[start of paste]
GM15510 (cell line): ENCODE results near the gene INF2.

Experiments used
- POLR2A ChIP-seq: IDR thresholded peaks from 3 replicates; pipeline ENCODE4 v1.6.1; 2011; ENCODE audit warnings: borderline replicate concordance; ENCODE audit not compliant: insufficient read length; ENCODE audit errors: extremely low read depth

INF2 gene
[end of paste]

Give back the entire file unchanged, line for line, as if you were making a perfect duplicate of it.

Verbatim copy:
GM15510 (cell line): ENCODE results near the gene INF2.

Experiments used
- POLR2A ChIP-seq: IDR thresholded peaks from 3 replicates; pipeline ENCODE4 v1.6.1; 2011; ENCODE audit warnings: borderline replicate concordance; ENCODE audit not compliant: insufficient read length; ENCODE audit errors: extremely low read depth

INF2 gene